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55 in 55: Marshall County

The former West Virginia Penitentiary, in Moundsville, is now a tourist attraction. 

Site manager Jeremy Kohus led me through the Grave Creek Mound Archaeological Complex in Moundsville. We’d already looked at the dinosaur display and the artifacts from the Adena people.

Marshall County

I’d spent a little too much time looking over the collection of Marx Toys, particularly the Rock ‘Em Sock ‘Em Robots.

I’d desperately wanted a set when I was a 6 or 7. I’m sure it came up in my letters to Santa. It only took me 40 years to finally break down and buy my own, when I got a retro set at Target for 30 bucks.

The toy company used to have a factory in Glen Dale which, when paired with the former state penitentiary in Moundsville, probably made Marshall County one of the most eclectic spots in the state.

After we’d looked out over Moundsville from the top of the mound, which had been purposefully set in the center of the valley by an ancient and mysterious people, Kohus brought me back into the research part of the complex.

He introduced me to actual scientists, showed me some of the things they were working on and then led me into a small library full of old books that attracted historians and archaeologists.

55 in 55: Marshall County

Fossils from the Grave Creek Mound Archaeological Complex in Moundsville.

Passing through I asked one of the scientists if the guys from the alien TV shows every came here. She laughed and said, “We don’t even let them in the door.”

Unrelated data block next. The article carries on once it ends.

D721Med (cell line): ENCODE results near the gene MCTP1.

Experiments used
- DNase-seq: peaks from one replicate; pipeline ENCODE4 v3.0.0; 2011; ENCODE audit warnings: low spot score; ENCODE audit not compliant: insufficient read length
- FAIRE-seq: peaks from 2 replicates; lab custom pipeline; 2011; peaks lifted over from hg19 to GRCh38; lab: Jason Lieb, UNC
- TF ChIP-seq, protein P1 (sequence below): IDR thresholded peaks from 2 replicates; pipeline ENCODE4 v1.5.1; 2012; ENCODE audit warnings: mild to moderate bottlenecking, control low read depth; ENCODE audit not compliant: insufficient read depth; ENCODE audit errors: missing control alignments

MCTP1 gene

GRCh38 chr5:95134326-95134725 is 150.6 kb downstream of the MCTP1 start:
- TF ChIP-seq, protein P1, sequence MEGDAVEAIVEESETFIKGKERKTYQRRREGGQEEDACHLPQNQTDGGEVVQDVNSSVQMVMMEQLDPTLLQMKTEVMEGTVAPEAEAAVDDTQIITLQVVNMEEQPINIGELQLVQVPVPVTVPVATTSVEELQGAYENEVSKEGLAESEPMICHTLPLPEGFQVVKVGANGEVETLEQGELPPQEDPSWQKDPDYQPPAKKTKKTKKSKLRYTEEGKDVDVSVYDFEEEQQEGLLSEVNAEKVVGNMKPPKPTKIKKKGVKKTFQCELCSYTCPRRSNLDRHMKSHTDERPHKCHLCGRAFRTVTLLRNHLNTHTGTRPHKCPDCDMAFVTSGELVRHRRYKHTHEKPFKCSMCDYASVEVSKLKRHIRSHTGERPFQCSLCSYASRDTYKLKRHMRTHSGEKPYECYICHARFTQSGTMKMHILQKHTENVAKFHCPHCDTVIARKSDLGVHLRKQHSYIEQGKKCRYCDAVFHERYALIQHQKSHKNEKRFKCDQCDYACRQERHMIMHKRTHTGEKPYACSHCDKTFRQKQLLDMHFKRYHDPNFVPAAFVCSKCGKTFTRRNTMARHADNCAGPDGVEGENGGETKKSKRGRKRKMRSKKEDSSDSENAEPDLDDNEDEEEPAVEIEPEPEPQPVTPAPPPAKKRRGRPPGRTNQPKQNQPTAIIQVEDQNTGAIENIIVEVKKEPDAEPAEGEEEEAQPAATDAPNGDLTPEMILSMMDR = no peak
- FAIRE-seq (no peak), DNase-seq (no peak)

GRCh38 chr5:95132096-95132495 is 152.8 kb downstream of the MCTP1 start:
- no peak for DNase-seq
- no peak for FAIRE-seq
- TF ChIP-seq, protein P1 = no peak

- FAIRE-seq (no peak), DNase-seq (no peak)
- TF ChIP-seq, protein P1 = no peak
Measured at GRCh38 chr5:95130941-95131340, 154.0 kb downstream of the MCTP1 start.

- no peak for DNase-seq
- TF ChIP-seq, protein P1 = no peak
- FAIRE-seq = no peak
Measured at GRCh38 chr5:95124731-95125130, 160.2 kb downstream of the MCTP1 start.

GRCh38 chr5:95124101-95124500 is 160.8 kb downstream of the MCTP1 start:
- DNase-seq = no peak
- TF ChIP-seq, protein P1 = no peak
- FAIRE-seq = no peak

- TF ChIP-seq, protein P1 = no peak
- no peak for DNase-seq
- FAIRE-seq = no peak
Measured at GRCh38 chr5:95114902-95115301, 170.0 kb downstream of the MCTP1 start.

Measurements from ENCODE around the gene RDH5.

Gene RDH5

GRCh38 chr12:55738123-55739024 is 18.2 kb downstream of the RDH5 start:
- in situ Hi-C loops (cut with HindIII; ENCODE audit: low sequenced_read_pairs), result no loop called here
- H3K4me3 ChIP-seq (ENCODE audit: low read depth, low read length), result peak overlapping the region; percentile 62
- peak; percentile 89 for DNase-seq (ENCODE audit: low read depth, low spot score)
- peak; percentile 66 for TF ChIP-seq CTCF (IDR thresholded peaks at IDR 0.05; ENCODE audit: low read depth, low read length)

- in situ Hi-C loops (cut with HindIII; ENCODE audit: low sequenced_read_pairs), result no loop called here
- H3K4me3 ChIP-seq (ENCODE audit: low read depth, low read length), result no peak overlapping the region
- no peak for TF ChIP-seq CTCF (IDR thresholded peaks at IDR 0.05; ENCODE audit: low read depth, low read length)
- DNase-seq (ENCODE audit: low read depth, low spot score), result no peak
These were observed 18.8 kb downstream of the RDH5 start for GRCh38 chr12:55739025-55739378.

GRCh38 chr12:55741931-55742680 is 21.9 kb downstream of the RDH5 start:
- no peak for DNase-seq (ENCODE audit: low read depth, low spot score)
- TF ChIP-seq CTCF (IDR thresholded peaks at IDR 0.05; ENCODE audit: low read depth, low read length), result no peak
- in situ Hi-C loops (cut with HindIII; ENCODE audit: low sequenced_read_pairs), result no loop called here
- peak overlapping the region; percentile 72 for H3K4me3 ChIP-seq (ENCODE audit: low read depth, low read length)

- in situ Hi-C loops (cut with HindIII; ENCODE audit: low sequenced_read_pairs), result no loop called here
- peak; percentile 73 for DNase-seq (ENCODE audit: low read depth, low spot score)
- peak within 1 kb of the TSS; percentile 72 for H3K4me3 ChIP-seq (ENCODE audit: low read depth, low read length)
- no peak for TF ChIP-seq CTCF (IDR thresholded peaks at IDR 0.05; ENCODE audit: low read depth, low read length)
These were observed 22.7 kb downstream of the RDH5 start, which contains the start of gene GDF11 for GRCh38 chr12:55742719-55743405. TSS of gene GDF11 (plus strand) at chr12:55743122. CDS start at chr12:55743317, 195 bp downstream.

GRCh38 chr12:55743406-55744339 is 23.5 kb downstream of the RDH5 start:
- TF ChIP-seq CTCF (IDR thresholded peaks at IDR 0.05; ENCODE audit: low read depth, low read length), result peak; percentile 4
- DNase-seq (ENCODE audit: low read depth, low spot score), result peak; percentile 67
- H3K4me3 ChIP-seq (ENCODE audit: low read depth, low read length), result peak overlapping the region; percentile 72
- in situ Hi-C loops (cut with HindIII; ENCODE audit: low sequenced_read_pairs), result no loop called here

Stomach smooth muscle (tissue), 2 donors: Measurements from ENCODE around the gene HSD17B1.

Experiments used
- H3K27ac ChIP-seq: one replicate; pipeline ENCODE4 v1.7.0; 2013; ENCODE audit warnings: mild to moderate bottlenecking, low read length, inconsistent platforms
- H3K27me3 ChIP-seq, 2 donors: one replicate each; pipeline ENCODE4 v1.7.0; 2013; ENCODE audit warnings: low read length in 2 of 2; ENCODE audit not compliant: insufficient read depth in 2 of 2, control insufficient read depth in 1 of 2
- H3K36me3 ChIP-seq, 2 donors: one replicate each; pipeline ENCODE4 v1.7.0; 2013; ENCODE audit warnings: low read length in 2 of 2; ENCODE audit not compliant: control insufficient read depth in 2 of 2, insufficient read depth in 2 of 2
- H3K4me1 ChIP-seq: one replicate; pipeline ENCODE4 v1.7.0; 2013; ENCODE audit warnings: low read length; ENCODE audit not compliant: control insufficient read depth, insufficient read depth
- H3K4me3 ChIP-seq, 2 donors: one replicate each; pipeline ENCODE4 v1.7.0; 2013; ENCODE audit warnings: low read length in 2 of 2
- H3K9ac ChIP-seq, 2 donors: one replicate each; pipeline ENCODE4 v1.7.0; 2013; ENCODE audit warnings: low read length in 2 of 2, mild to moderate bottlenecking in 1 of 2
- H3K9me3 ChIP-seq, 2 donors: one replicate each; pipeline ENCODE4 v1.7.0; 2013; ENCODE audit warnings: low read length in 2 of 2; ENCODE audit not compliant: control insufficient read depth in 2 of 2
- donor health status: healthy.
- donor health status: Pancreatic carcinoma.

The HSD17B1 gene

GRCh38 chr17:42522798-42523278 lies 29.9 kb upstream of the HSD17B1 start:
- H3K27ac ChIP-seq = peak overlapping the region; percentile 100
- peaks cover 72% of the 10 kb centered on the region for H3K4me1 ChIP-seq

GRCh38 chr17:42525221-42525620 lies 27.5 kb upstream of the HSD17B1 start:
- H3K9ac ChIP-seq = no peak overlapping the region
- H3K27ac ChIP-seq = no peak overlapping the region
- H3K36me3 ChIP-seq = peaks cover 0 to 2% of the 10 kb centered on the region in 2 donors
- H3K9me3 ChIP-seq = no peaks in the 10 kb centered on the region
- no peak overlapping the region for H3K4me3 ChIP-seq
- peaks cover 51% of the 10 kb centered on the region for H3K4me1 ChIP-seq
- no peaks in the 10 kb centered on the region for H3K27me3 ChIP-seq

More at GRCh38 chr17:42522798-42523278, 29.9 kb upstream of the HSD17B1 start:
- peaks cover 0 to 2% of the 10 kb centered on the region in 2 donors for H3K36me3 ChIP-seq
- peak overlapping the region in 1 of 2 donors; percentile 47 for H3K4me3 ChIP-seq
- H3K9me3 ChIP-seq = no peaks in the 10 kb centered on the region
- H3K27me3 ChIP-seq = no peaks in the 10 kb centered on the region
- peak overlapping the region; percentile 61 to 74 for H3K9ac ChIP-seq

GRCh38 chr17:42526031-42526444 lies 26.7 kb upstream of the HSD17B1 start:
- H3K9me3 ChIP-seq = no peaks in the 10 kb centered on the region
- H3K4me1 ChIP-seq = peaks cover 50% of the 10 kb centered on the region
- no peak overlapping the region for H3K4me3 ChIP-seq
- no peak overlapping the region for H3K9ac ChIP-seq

They’d be happier at the gift shop. Honest, they have crystals and stuff.

The Moundsville area is best known for three main attractions.

There’s the former West Virginia State Penitentiary, now a legitimately creepy tourist attraction, where for a modest fee you can be take a 90-minute guided tour and listen to a mix of true crime tales, ghost stories and a history lesson about man’s continuing inhumanity to man.

Across the street is the very weird Grave Creek Mound, whose story is full of twists, turns and mystery — including whatever happened to the bodies that were once buried inside.

There’s also the nearby Palace of Gold, a Hare Krishna temple that had once been the home to a real live cult. They give tours there now, have a little restaurant and keep peacocks. It’s nice.


Moundsville has enough spooky attractions to keep the curious busy for a full weekend, but Marshall County has also branched into adventure sports.

The whole town could have been an entire season of “The X-Files,” and residents have embraced some of the weird, but the county has been trying to diversify with Grand Vue Park, where visitors can zip-line, climb, play disc golf and even find a place to sleep.

A few years ago, the county invested in a few tree-top cabins, which have hot tubs and seem like nice little getaways if you’re not worried about heights.

Clearly, if you come to Grand Vue to zip line, heights are not an issue for you. I’m still working on it.

Other places to eat

  • DeFelice Bros. Pizza
  • (Moundsville)
  • Polka Dot Café (Moundsville)
  • Mason Dixon Barbecue
  • Company (Moundsville)

Pit stops

  • Glendale to Moundsville
  • Rail Trail
  • Archive of the Afterlife
  • paranormal museum
  • (Cameron)
  • The Cockayne Homestead (Glen Dale)


  • Marshall County Fair, July 18-24

For more information

Reach Bill Lynch at, 304-348-5195 or follow

@lostHwys on Twitter. He’s also on Instagram at and read his blog at

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